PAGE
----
The I&ED’s response can, at best, be interpreted as ambiguous. At worst, the division appears to be saying that when a complaint is filed with the FSC, I&ED is not accountable to anyone, including the complainant. It will not provide any information until the investigation is completed, however long it takes.
I replied to the official as follows: “I am astonished by the I&ED’s response. How bureaucratic – especially when I have brought to your attention what appears to be dysfunctions in I&ED. It is not a law enforcement entity carrying out criminal investigations where such responses would be appropriate. The enquiries are purely administrative. I&ED’s activities are ultimately designed to protect the integrity of the financial system and inspire the confidence of buyers of insurance and other financial services and the public.
“The lack of transparency in the non-handling of this complaint by the regulatory body after nearly six months does not inspire confidence. Tell I&ED to wheel and come again … the response is inimical to the image and reputation of the FSC. The failure to comment on a legitimate complaint filed by the legal representative of a claimant against an insurance company after six months can be construed as laziness on the part of the FSC or a blatant attempt to cover up divisional dysfunction.”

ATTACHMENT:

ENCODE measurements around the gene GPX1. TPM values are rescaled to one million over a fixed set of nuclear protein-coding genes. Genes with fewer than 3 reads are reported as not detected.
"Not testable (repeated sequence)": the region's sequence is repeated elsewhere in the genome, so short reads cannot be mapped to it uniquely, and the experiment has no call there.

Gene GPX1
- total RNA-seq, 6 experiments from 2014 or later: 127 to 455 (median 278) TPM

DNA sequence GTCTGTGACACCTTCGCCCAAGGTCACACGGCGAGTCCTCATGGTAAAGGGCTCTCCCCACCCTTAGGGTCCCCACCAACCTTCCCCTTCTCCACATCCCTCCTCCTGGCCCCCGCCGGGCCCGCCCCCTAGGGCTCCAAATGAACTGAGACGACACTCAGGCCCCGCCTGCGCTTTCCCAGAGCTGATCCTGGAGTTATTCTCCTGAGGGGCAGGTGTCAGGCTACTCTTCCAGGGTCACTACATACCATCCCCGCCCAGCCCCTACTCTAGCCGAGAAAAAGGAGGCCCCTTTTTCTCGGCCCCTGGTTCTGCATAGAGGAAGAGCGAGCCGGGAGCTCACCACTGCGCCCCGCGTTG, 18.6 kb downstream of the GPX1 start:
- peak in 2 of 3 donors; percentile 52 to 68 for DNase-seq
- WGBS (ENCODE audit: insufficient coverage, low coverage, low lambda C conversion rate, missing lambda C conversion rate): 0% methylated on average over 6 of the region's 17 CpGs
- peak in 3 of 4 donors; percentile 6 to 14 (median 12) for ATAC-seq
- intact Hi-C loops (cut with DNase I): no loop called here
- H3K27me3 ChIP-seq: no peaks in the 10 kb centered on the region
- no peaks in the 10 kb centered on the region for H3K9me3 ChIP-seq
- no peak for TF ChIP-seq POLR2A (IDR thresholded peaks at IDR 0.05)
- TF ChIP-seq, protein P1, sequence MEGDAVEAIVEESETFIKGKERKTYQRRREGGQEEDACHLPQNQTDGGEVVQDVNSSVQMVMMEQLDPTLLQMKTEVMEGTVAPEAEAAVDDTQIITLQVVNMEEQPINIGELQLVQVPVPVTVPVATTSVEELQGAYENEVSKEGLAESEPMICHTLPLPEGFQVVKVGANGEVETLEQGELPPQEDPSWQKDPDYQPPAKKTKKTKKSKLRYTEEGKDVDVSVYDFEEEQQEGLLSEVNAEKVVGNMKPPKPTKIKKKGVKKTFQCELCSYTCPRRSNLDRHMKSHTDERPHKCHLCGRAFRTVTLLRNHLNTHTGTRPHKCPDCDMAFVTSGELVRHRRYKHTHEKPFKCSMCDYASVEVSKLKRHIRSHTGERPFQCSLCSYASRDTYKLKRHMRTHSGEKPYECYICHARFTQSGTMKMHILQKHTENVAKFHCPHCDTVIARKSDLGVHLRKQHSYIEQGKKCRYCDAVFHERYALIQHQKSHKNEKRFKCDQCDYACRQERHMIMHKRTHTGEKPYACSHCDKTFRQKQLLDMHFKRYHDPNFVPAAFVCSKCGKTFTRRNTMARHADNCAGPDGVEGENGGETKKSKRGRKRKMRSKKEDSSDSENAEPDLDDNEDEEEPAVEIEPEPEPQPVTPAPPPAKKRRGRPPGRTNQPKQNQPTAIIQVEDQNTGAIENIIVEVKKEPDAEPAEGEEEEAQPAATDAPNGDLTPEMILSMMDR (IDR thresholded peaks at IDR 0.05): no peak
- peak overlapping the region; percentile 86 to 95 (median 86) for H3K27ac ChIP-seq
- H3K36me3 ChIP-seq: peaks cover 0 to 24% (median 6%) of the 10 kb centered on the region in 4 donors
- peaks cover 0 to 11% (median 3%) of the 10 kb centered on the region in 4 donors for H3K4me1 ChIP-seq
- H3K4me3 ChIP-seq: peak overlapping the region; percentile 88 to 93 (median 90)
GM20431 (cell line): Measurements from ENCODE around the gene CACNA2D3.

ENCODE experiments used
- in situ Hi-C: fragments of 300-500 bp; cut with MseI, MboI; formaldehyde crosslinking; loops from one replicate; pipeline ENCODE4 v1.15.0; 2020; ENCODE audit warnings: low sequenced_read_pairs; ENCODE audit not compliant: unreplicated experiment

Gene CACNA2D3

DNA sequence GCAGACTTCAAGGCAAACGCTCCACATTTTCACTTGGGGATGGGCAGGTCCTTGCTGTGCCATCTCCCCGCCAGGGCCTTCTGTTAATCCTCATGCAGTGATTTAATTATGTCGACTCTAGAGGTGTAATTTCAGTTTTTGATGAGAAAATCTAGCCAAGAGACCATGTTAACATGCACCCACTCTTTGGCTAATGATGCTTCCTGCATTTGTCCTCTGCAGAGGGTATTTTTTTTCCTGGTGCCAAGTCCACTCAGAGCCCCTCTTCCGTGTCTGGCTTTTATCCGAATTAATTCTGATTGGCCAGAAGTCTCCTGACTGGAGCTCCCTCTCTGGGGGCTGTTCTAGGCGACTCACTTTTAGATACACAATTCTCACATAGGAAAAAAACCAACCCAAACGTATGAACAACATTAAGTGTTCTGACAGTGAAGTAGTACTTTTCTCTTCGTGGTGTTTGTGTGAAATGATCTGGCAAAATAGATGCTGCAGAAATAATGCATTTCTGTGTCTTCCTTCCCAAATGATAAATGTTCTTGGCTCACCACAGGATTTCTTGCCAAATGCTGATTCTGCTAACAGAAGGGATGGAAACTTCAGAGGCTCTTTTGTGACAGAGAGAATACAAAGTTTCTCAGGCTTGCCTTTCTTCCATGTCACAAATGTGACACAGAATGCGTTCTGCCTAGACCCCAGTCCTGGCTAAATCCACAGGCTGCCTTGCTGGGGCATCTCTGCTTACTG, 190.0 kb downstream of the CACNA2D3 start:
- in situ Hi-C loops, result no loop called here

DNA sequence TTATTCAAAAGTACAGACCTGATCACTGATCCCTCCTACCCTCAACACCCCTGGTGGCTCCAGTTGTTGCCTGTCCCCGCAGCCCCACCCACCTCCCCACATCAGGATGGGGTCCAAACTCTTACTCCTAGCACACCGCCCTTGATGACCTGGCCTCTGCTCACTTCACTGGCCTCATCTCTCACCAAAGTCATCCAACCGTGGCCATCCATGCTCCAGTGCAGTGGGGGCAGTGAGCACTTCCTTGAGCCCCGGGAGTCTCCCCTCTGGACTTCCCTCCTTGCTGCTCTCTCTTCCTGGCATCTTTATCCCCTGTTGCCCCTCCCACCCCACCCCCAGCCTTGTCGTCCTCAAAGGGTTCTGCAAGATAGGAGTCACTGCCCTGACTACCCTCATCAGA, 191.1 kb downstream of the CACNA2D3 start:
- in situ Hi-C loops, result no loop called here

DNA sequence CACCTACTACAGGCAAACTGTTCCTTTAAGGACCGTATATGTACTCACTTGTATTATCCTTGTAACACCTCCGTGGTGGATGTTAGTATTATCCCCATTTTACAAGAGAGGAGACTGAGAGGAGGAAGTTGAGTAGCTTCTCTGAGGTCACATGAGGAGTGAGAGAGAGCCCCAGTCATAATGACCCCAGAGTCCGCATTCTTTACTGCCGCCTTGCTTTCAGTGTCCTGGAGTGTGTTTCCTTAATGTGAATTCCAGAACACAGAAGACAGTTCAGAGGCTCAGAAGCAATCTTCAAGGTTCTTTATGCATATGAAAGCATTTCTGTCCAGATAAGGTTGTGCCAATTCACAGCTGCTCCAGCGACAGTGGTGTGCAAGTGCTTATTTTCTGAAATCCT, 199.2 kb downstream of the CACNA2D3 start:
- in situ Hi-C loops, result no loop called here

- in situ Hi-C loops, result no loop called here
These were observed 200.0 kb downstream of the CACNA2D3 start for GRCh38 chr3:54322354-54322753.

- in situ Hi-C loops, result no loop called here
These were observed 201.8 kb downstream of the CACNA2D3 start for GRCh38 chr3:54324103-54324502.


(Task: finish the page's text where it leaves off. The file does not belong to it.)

The official was not shamed into responding to these statements several days later.
‘Fairness, accountability, confidentiality communication, excellence, integrity and teamwork’ – in that order – are the labels that the FSC would like to be linked to its name. In management-speak, these are the FSC’s more important beliefs or values.
All employees and directors – the FSC calls them commissioners – are expected to share and practise them. How do I know this? The beliefs are stated in the commission’s 2015-16 annual report.
Is the investigations and enforcement division a law unto itself that subscribes only to one of the FSC’s values: confidentiality? Or, are the other six terms that are said to represent its beliefs simply nice-sounding words that are not put into action?